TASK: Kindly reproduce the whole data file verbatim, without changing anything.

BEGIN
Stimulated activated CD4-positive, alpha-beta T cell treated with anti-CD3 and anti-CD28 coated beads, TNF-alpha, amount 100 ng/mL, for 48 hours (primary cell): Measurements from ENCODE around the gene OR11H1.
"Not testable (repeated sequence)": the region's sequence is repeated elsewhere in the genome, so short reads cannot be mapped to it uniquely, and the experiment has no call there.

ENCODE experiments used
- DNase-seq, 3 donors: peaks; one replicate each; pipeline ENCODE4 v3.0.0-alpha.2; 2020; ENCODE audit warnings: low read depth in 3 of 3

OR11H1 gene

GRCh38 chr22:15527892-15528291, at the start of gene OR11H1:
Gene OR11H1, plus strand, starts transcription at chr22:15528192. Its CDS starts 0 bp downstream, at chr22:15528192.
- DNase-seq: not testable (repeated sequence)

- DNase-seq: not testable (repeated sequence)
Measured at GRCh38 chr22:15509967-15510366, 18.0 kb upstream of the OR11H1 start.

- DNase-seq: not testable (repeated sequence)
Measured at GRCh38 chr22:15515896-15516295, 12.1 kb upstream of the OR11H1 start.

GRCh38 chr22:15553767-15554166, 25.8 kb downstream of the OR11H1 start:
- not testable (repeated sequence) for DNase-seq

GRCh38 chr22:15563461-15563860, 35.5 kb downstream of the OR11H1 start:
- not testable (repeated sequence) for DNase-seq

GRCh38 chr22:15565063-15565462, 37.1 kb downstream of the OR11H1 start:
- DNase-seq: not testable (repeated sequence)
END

Stimulated activated CD4-positive, alpha-beta T cell treated with anti-CD3 and anti-CD28 coated beads, TNF-alpha, amount 100 ng/mL, for 48 hours (primary cell): Measurements from ENCODE around the gene OR11H1.
"Not testable (repeated sequence)": the region's sequence is repeated elsewhere in the genome, so short reads cannot be mapped to it uniquely, and the experiment has no call there.

ENCODE experiments used
- DNase-seq, 3 donors: peaks; one replicate each; pipeline ENCODE4 v3.0.0-alpha.2; 2020; ENCODE audit warnings: low read depth in 3 of 3

OR11H1 gene

GRCh38 chr22:15527892-15528291, at the start of gene OR11H1:
Gene OR11H1, plus strand, starts transcription at chr22:15528192. Its CDS starts 0 bp downstream, at chr22:15528192.
- DNase-seq: not testable (repeated sequence)

- DNase-seq: not testable (repeated sequence)
Measured at GRCh38 chr22:15509967-15510366, 18.0 kb upstream of the OR11H1 start.

- DNase-seq: not testable (repeated sequence)
Measured at GRCh38 chr22:15515896-15516295, 12.1 kb upstream of the OR11H1 start.

GRCh38 chr22:15553767-15554166, 25.8 kb downstream of the OR11H1 start:
- not testable (repeated sequence) for DNase-seq

GRCh38 chr22:15563461-15563860, 35.5 kb downstream of the OR11H1 start:
- not testable (repeated sequence) for DNase-seq

GRCh38 chr22:15565063-15565462, 37.1 kb downstream of the OR11H1 start:
- DNase-seq: not testable (repeated sequence)